Preston Crown Court is at the top of the national news agenda as the trial of Hillsborough match commander David Duckenfield gets underway.Advertisement
Press and families of the 96 people who died at the match almost 30 years ago flocked to the court to see Duckenfield, 73, stand trial, accused of gross negligence manslaughter.
Outside the court, in Openshaw Place, Preston, TV crews and press photographers waited to catch Duckenfield arrive at court.
Meanwhile, inside the court, 100 would-be jurors were handed questionnaires to establish whether they were eligible to sit on the jury.
Among the questions were whether they had any connections with South Yorkshire Police, or any police force, or were supporters of Liverpool, Everton, Sheffield Wednesday or Nottingham Forest football clubs.
What is the trial about?
On April 15 1989 Liverpool FC and Nottingham Forest went head-to-head in the FA Cup semi-final at Sheffield Wednesday’s ground in Hillsborough.
Duckenfield, a newly promoted Chief Superintended with South Yorkshire police, was in charge of fans’ safety at the match.
54,000 supporters attended the match with around half being Liverpool supporters.
But as the crowd surged into pens, a crush ensued and 96 supporters lost their lives.
Duckenfield is charged with failing to prevent overcrowding at the Leppings Lane end of the stadium in respect of 95 of the fans.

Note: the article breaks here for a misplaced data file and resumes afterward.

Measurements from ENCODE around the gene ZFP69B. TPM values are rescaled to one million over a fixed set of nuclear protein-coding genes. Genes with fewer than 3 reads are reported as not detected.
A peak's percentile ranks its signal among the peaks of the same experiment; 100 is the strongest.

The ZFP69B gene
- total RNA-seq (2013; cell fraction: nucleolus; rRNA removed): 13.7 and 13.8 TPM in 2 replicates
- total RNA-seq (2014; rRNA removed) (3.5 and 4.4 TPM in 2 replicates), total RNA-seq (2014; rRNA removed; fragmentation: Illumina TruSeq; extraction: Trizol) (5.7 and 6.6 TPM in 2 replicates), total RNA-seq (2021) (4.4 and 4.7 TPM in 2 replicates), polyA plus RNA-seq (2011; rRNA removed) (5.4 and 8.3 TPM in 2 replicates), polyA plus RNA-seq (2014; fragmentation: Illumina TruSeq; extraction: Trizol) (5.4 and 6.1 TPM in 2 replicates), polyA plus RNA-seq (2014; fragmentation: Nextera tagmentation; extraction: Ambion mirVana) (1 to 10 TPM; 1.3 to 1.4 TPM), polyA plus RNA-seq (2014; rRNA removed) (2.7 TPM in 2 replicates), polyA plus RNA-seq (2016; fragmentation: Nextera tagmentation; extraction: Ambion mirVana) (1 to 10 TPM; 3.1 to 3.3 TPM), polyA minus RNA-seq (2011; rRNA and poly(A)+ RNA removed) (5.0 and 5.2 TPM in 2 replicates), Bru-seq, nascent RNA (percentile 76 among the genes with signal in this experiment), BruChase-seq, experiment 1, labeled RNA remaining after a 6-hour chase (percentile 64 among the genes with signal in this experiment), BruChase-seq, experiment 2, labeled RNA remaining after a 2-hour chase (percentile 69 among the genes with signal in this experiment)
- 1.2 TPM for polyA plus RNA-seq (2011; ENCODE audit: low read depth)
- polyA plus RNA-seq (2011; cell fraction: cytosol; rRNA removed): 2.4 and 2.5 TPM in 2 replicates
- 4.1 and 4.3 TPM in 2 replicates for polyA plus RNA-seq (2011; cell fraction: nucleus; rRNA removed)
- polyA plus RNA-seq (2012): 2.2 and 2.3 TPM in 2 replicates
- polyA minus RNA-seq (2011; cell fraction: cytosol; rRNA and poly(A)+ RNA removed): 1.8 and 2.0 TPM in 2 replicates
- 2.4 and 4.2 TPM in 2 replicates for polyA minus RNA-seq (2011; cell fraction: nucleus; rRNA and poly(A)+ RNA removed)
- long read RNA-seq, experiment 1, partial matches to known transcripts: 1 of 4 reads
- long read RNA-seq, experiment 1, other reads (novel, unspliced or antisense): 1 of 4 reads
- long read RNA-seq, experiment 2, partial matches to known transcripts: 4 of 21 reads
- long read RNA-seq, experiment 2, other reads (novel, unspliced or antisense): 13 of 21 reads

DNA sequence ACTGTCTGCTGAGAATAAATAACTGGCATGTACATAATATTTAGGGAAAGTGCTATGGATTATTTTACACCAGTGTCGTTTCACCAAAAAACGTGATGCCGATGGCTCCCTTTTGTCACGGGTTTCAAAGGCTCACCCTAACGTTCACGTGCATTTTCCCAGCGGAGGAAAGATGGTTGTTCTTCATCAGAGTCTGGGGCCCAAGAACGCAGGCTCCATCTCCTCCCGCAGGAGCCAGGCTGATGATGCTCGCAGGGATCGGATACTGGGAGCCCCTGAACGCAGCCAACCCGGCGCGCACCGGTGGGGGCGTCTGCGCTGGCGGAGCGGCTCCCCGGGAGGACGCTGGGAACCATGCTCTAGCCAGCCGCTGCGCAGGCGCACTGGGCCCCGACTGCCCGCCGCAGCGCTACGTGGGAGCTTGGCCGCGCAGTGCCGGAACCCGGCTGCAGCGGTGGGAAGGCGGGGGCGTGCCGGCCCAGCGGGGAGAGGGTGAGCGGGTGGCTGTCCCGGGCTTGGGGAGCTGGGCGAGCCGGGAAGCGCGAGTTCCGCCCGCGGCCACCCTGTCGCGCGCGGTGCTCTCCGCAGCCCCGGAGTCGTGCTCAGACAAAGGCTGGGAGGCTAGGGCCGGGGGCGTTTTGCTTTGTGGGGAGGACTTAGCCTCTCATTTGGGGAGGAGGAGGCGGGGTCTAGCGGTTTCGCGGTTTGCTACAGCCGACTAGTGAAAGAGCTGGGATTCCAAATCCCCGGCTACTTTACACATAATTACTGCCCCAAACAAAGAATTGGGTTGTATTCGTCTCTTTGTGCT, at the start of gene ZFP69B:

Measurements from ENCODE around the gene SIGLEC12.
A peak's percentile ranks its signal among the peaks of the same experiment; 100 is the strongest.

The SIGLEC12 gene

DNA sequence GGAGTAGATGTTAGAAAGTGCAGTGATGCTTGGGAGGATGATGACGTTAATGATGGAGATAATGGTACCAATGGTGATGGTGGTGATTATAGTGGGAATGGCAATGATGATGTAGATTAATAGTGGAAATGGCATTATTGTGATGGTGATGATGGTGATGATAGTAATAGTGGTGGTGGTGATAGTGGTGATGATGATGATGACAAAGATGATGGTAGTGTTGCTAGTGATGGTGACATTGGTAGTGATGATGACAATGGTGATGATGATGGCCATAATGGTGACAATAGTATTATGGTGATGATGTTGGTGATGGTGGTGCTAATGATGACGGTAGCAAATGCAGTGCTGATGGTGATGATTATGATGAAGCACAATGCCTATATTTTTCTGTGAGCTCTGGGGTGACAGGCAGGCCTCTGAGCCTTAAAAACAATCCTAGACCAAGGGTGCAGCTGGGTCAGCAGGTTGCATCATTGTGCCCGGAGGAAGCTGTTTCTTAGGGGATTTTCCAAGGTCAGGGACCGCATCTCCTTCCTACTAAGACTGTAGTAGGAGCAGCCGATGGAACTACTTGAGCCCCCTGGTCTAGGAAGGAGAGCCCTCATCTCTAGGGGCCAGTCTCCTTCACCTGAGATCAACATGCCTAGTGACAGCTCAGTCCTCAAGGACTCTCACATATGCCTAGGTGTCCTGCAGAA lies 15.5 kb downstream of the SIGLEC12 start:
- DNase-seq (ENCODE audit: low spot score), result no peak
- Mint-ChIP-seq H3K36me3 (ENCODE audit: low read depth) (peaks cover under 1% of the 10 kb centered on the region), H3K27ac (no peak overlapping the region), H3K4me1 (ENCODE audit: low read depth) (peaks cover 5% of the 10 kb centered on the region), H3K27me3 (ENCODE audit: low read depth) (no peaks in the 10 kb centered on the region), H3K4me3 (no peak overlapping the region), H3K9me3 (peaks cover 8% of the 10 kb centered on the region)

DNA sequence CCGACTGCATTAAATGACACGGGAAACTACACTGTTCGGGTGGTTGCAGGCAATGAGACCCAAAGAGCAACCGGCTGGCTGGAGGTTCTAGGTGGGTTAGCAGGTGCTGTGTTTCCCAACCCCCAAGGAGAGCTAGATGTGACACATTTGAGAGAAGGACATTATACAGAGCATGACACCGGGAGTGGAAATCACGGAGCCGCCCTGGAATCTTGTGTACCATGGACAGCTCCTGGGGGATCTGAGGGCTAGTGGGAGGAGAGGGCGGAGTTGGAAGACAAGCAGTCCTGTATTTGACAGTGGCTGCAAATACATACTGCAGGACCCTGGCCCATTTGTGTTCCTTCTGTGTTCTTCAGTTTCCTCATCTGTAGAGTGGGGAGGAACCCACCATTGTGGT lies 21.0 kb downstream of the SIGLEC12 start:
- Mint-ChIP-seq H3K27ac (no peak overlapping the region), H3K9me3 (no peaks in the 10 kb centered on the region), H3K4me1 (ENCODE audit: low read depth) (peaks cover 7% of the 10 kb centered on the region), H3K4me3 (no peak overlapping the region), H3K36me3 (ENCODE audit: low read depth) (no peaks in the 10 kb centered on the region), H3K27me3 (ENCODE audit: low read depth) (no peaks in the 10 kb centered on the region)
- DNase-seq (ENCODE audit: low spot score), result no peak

No charge could be brought in respect of Tony Bland, 18, who died four years after he suffered critical brain damage in the crush. Under the law at the time this means there can be no prosecution in relation to his death
Graham Mackrell, the Sheffield Wednesday club secretary and safety officer at the time the disaster happened, will stand trial alongside Duckenfield, on two counts of breaching his duties under safety legislation.
About the trial
The trial is expected to last four months and will take place in court one of Preston Crown Court, which has seen a number of high profile trials, including Coronation Street actor Bill Roache and double police killer Dale Cregan.
A separate annexe has been set up outside the courtroom to accommodate the dozens of reporters who are in the city to report on the trial.
Another annexe has been set up in court three to make way for the families of the 96, and the trial will be live streamed to the Cunard Building in Liverpool, where families can also watch the proceedings.
The case will be tried by a panel of 12 jurors and presided over by high court judge Mr Justice Openshaw.
During the week of the 30th anniversary of the disaster, it is expected the trial will be adjourned to allow commemorations and tributes to take place.
Who is Mr Justice Openshaw?
It will be a homecoming visit for the former Recorder of Preston, Mr Justice Openshaw, whose name is synonymous with justice in the city.
Mr Justice Openshaw presided over the courts as the Honorary Recorder of Preston from 1999 until 2006 when he was appointed to the High Court Queen’s Bench Division.
On the day he was sworn, Judge Openshaw and his wife Dame Caroline Swift made legal history as the first husband and wife to be appointed to the High Court on the same day.
In 1981 Judge Openshaw’s father, Judge William Openshaw, was murdered at his home in Garstang Road, Broughton, by a man he had previously jailed.
John Smith, 31, hid in the rafters of the garage at Park House, before pouncing on the judge as he left for work, stabbing him in the head and neck.
Smith later admitted murder ‘to settle an old score’ and was jailed for 25 years.
When the new Combined Court buildings opened in Ringway in 1996, the address was listed as Openshaw Place, in tribute to the respected city judge.